!-- Beacon Ads Ad Code -->

In Love with Being in Love with God

(picture originally uploaded to Flickr by susan_d_p)

My first years as a children’s pastor, I was part of a denomination that put a high value on emotional experiences with God. It was the same denomination I grew up in. I remember going to camps and retreats and knowing that “God moved” if there were a lot of people at the altar crying. When I became the one in charge of our district camp, I toned down the emotionality of things and even dared to have a different perspective on certain denominational distinctives. From some reactions I got, you’d think I was denying the deity of Christ.

Don’t get me wrong. I don’t think emotional experiences are wrong. I think they have their place. In fact, I think that some emotional experiences with God are a part of a vital and dynamic relationship with God. I take issue when the “experience” of God trumps an ongoing relational awareness of God regardless of experiences.

I think Scot McKnight states it rather well in this Out of Ur post a couple of weeks ago. It is entitled “Spritual Eroticism.” Here is a quote from the post:

“Friends of mine today worry about consumerization or commoditization in the church. I offer a slightly different analysis of what might be the same thing: for many, Sunday services have become the experience of courtly love. Some folks love church, and what they mean by ‘loving church’ is that they love the experience they get when they go to church. They prefer to attend churches that foster the titillation of courtly-love worship and courtly-love fellowship and courtly-love feelings.”

McKnight goes on to say that some people are more in love with experiencing God than they are God himself.

So what do we do when we introduce kids and families (and anyone else for that matter) to God? Do we completely strip experience out? I don’t think so. How do we, then, teach and show by example a healthy view of expereince? Again, I think McKnight says it well,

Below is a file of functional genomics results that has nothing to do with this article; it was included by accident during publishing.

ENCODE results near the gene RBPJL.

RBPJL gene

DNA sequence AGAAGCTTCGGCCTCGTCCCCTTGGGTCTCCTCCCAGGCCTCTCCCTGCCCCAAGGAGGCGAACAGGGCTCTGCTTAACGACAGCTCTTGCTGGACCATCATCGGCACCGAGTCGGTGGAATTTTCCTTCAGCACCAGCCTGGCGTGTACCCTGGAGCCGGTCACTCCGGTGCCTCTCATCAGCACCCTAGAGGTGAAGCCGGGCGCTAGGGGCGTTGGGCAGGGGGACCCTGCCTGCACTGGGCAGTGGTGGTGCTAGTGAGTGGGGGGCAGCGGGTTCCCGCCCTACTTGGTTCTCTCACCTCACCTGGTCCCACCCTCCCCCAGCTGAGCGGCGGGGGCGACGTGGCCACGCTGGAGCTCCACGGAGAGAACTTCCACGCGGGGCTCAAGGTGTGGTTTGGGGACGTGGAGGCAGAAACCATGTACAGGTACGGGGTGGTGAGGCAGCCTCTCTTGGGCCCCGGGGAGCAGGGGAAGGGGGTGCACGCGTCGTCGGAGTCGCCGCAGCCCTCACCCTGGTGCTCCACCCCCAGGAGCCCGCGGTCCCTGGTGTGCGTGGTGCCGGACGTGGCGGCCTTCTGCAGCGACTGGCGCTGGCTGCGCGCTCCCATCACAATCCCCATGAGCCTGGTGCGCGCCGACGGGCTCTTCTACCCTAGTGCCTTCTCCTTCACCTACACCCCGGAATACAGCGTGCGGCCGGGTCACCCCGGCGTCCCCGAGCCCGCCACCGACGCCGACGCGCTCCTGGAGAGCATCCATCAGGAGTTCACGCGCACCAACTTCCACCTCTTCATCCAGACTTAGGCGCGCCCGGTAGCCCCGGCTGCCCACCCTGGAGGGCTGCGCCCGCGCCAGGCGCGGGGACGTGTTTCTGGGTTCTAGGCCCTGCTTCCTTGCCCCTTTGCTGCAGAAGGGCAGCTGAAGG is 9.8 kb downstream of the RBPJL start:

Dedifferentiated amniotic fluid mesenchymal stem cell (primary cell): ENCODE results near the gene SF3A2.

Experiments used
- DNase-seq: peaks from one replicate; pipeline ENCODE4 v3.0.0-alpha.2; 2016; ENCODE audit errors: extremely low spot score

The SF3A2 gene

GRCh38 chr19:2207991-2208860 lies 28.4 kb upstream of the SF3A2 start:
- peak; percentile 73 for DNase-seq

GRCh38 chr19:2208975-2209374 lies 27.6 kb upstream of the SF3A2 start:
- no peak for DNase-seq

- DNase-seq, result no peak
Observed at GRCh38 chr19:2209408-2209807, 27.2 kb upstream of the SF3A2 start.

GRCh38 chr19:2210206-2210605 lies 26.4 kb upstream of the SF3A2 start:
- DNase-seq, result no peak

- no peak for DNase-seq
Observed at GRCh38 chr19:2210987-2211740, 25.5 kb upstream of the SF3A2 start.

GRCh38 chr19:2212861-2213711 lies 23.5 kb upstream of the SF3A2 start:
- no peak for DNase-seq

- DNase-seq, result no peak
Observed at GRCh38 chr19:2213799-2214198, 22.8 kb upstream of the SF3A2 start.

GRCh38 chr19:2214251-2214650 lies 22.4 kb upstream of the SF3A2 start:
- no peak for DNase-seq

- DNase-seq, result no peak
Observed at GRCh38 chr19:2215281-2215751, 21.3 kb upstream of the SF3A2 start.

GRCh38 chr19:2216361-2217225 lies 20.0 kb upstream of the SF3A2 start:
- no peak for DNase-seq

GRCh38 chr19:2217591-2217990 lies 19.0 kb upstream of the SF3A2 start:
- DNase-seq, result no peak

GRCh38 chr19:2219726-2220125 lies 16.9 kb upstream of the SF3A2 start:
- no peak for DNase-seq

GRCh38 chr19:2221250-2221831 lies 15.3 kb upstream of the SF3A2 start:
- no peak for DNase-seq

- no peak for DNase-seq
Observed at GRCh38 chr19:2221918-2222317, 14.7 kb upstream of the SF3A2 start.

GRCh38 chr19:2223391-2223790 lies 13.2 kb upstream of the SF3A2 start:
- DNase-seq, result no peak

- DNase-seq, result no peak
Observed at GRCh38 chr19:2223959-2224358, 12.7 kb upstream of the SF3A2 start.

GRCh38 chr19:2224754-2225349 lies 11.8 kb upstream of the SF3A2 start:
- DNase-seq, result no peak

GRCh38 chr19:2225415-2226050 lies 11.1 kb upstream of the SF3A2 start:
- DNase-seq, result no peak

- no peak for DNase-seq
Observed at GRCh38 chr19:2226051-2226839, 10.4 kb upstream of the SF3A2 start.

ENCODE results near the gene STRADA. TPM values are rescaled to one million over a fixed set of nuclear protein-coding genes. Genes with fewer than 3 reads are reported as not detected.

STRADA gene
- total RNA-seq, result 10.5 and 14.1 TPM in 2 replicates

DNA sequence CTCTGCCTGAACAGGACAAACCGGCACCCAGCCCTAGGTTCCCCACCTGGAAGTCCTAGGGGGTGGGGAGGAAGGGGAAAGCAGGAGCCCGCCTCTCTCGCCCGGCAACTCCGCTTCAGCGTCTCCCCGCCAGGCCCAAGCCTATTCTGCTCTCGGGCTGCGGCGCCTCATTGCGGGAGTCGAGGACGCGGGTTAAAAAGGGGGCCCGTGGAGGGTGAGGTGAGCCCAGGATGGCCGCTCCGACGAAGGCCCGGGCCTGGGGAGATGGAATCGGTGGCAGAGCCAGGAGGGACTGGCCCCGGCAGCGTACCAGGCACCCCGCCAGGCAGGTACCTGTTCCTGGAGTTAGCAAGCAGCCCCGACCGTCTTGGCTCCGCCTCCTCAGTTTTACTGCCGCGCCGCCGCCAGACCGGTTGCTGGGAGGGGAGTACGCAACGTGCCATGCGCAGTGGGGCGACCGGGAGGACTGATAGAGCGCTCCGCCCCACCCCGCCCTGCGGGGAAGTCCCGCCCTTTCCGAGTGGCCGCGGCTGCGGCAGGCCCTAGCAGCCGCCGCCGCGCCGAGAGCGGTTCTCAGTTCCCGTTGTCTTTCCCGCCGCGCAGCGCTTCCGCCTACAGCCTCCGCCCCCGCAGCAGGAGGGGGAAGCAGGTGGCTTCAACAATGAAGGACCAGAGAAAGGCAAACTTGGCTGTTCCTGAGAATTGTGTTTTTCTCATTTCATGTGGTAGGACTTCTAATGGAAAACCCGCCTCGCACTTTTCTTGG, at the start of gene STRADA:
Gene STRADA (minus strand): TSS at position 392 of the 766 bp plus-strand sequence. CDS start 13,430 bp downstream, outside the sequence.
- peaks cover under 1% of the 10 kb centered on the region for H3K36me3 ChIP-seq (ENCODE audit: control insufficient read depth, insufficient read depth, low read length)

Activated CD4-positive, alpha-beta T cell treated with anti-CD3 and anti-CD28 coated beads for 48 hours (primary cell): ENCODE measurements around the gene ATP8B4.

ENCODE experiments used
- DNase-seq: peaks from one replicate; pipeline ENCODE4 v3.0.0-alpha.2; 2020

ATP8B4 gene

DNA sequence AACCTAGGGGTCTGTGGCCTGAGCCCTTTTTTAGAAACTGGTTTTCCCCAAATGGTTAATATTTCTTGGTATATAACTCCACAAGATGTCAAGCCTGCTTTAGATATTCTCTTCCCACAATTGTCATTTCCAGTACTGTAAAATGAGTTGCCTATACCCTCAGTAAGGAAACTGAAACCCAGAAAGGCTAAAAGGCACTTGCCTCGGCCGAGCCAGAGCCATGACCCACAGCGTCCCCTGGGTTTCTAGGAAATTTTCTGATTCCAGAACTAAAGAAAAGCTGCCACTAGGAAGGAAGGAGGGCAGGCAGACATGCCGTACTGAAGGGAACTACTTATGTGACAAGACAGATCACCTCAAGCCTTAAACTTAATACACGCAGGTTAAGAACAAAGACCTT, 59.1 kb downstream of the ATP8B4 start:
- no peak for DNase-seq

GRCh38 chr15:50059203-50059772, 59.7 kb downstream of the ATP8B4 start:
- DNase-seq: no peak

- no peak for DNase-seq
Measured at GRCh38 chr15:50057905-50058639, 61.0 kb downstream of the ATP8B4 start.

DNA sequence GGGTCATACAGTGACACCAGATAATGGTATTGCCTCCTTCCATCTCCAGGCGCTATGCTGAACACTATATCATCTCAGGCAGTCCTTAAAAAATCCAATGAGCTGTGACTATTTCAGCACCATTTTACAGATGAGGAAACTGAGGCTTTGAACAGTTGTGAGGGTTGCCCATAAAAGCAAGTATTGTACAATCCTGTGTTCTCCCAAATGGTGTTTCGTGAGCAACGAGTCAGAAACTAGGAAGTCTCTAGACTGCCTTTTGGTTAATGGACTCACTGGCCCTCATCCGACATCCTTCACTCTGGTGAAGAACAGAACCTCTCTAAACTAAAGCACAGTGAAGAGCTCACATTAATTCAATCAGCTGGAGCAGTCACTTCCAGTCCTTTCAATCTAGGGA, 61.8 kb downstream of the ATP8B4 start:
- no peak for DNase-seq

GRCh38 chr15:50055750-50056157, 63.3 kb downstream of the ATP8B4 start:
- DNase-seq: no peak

“Those who know the Beloved and desire nothing but the glory of that Beloved may well know the experience, but they are so enthralled with the Face of the Beloved they forget where they are and dwell in the presence of God with but one thought: God deserves praise, God is worthy of praise.”

One thing that we do with the kids at church is remind them that worshipping God is simply “paying attention only to God.” (I took that definition from Teaching Kids Authentic Worship by Kathleen Chapman.) We try and focus everything back on God. When we worship, it’s about focusing on God. When we pray, it’s about talking to God. When we sing, it’s about singing to God. We try and help kids to realize that in order to best follow God, there is one thing we need to know “love the LORD your God with all your heart, all your soul, all your mind, and all your strength” and “love your neighbour as yourself.”

How do you teach kids in your family and church how to love God more than the experience?

If you are from a more experiential church, how do you help kids realize that a relationship with God is not dependent on the experiences?


Leave a Reply:

XHTML: <a href="" title=""> <abbr title=""> <acronym title=""> <b> <blockquote cite=""> <cite> <code> <del datetime=""> <em> <i> <q cite=""> <strike> <strong>